Is It Really So Strange?
Today, for all of about a minute, the city where I work experienced a power outage. It was right before I was going to meet someone in the lobby to head out for a nice leisurely lunch. At first I thought some dufus just hit the light switch (located conveniently next to the door open button, this switch kills the lights on the entire floor – a handy feature for annoying all your co-workers) but then I realized my PC went out as well. The lights came back on and I thought nothing of it. I headed to the elevator bank and waited for a car to take me to the lobby. Others joined me, and soon we noticed that the light on the elevator call button had gone out and could not be re-lit. That’s when we got concerned. A co-worker who had a dentist appointment to get to decided to evoke the mantra of our product line (when the lifeboats come, step over all the bodies to get in!) and we headed for the emergency exits. We made it downstairs to see 3 fire trucks in the street and many firefighters in the lobby. I immediately called 2 co-workers who were upstairs, got one on the phone, and insisted she come downstairs. I had no idea if what was happening was life threatening, but I made a quick judgement. OK, I also asked her to bring my laptop, because apparently if the building is on fire, I save my laptop. Not my files, pictures of my children, or my blow up Dummies Man. No, the laptop won’t fry.
When she came down, most of the activity had subsided, but people were not being allowed back onto the elevators. There was no emergency, no alarms, and no evacuation in the building, so now I’m being mocked by othere for my actions. I wasn’t being Chicken Little and I certainly wasn’t in a state of panic. But having lived through various NYC related emergencies, from a fire in our building to the big blackout, I’ve decided that following the advice from the Worst Case Scenario guidebook isn’t always such a bad plan. It’s in no way comparable, but I think of the people in the WTC who were told to stay on their floors and not leave. Our emergency preparedness teams advises us to head down and out when faced with an unknown situation. What’s so strange about what I was doing?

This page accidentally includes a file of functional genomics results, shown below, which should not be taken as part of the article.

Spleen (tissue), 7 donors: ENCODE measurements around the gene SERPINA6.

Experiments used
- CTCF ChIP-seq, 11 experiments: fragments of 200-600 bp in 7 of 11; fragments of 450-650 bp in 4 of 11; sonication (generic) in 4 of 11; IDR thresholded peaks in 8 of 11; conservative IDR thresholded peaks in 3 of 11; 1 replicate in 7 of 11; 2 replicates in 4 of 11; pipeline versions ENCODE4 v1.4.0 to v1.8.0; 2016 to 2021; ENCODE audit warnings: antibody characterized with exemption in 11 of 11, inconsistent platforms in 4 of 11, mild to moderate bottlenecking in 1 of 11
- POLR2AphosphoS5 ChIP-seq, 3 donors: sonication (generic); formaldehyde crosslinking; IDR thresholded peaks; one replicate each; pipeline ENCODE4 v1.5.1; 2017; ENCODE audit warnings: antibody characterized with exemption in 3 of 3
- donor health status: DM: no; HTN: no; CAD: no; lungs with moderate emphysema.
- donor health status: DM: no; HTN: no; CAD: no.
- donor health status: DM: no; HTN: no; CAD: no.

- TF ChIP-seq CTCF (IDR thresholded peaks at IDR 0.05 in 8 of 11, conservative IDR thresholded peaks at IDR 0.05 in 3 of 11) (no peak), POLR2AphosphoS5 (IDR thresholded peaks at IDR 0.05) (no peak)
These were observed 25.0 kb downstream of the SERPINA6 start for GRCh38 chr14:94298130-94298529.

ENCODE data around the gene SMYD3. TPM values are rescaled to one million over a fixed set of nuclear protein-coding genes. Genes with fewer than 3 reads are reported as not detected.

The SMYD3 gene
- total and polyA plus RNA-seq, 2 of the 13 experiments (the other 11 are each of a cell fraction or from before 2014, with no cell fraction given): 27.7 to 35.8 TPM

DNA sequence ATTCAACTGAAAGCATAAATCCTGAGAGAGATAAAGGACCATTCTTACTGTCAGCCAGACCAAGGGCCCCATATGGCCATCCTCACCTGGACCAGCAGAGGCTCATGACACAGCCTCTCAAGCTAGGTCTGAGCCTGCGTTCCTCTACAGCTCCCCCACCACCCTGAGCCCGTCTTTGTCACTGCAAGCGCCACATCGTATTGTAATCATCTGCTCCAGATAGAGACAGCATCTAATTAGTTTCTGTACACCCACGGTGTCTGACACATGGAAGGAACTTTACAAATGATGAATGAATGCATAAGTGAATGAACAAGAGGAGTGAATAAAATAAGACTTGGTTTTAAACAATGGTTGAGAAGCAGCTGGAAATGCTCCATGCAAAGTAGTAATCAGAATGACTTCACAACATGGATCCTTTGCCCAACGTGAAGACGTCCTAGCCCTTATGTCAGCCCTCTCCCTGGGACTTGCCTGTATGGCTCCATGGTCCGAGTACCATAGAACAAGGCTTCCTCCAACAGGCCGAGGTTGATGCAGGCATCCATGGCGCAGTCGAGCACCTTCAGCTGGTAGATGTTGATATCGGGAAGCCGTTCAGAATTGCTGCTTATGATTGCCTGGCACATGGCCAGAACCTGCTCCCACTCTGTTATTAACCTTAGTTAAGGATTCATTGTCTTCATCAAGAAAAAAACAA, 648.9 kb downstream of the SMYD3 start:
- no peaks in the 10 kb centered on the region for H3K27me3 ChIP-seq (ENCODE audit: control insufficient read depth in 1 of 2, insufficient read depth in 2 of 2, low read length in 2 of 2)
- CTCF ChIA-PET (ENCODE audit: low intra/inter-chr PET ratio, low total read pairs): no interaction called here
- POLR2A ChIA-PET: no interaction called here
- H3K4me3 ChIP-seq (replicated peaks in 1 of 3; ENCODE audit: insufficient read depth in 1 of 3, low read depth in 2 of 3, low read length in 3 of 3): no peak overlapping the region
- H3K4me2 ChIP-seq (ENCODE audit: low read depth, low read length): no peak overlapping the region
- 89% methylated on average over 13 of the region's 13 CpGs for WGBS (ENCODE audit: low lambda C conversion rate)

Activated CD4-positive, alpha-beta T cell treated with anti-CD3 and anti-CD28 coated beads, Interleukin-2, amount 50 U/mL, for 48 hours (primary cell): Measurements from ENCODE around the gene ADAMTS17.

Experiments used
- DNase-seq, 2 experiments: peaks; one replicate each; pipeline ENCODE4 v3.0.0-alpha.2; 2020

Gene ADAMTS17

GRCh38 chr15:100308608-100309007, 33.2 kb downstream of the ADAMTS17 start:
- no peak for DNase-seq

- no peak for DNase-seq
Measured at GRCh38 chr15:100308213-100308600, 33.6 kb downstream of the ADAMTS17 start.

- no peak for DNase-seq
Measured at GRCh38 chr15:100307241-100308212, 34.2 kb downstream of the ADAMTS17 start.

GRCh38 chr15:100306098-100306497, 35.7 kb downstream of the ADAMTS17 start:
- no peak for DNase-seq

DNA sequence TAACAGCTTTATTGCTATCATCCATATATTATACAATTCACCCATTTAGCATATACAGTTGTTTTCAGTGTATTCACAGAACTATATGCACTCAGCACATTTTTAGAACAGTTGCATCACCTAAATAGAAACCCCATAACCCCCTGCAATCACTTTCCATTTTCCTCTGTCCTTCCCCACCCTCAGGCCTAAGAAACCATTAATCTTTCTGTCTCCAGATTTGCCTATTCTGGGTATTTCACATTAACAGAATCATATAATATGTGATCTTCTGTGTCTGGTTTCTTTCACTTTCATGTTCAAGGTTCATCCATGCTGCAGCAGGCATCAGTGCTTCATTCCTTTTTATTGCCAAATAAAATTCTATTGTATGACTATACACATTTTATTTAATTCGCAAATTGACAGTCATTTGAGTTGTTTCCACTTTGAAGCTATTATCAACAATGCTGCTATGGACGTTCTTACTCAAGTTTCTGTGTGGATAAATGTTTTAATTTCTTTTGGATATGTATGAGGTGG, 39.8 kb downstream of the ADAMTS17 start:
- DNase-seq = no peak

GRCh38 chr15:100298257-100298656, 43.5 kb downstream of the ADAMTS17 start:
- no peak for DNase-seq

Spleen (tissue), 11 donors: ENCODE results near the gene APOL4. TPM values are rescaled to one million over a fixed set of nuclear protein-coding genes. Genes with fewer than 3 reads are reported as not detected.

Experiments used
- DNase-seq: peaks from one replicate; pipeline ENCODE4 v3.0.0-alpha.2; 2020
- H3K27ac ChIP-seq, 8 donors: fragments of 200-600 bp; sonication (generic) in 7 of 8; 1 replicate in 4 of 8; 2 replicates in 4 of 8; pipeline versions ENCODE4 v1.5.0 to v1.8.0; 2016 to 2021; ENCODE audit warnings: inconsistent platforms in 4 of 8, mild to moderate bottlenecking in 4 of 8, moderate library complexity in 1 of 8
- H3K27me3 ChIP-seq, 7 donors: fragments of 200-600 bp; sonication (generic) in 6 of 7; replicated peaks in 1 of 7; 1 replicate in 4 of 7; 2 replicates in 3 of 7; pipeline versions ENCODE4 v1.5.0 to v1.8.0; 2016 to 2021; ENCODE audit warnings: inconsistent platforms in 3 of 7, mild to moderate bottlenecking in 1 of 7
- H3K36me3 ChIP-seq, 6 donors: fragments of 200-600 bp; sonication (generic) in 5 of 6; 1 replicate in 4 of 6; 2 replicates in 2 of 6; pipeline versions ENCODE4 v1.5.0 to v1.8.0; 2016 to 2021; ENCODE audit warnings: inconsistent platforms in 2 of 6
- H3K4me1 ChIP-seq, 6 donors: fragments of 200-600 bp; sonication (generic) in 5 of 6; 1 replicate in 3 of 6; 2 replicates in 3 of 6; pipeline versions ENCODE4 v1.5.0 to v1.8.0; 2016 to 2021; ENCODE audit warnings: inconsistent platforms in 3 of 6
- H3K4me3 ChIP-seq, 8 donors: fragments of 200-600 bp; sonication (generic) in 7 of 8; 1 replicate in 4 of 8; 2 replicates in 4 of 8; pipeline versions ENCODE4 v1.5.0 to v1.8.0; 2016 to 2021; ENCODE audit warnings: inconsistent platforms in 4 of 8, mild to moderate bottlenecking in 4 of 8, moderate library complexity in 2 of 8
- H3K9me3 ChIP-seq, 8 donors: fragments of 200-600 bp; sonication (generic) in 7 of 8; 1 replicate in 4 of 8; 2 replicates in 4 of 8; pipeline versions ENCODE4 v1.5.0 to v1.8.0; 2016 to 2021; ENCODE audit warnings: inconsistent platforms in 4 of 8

The funny thing is the woman I was meeting for lunch is the one I was stuck in the 2003 blackout with. She and I worked in NJ, and she lived in a building right next to our office in NJ. We traveled into the city to go to the Prada sample sale, which those who know will tell you is the urban legend of all sample sales – but it was real! We never made it to the sale, as the moment we stepped foot out of the PATH trains to head to the subway, the lights went out. Something about our coming together, much like when the A’s play the Giants, sets the universe on it’s ear. It’s better that we work in different departments now – keeps the chances of chaos down.